DH Lawrence is famous, or infamous depending on your point of view, for the novel Lady Chatterly's Lover. "England my England" is a most enjoyable collection of short stories investigating human emotions with some quite unexpected twists and turns that keeps you guessing to the end. The stories are generally around a dozen pages each and as such make excellent bedtime reading.
The stories in this book are in fact one story, that of a society adrift, like a shipwrecked crew upon a raft: fifty million people upon a wet and windy island in the Atlantic Ocean. Half of the inhabitants of Great Britain have been sold a patent medicine of peculiar austerity. Some of the characters in these stories complain of this medicine: but there is a far worse corrective others maintain, namely the Red Pills of Old Uncle Joe. The social medicines of the 'kindly' British spare you from the necessity of taking Old Uncle Joe's Red Pills.
"Longman Originals" is a series of graded readers in four stages. All the stories are original - that is to say, written especially for the series. Originated from the "Longman Structural Readers", the series aims to offer a stimulating range of modern stories, including detective stories, adventure and romance.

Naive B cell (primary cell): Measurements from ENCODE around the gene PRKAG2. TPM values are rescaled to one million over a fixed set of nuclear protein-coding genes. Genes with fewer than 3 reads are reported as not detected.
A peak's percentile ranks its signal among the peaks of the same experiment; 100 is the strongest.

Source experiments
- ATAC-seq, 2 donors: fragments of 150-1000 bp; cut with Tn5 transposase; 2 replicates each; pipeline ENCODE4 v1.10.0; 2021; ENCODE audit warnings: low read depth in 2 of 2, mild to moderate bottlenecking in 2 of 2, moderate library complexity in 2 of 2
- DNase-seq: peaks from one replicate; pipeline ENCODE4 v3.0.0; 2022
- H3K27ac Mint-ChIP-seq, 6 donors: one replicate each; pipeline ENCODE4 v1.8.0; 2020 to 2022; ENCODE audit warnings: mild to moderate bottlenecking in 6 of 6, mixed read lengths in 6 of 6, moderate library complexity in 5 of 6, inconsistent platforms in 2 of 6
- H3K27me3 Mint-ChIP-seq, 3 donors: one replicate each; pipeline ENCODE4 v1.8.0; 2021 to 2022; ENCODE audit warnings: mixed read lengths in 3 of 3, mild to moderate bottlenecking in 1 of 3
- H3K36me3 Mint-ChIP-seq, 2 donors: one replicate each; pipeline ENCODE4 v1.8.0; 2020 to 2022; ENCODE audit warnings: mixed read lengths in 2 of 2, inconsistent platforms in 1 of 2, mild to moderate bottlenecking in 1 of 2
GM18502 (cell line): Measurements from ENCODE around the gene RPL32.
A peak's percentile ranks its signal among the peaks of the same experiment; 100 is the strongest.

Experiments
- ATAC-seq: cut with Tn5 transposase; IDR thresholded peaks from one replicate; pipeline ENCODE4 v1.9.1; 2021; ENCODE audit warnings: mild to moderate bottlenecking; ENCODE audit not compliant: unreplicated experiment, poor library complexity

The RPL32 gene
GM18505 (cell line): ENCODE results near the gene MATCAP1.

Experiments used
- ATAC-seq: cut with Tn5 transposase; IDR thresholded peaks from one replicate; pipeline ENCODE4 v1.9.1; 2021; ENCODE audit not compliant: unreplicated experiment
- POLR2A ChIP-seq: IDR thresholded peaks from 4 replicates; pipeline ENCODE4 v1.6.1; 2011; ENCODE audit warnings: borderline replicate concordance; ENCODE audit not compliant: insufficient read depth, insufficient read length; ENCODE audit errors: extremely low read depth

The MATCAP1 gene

A collection of short stories from Alan Sillitoe, chosen to contrast and reflect the continuing appeal of his storytelling. The stories include his earliest story, "The Loneliness of the Long Distance Runner".
Gilbert Pinfold is a reclusive Catholic novelist suffering from acute inertia. In an attempt to keep insomnia at bay he has been imbibing an unappetizing cocktail of bromide, chloral and creme de menthe. He books a passage on the SS Caliban, and as it cruises towards Rangoon, he slips into madness.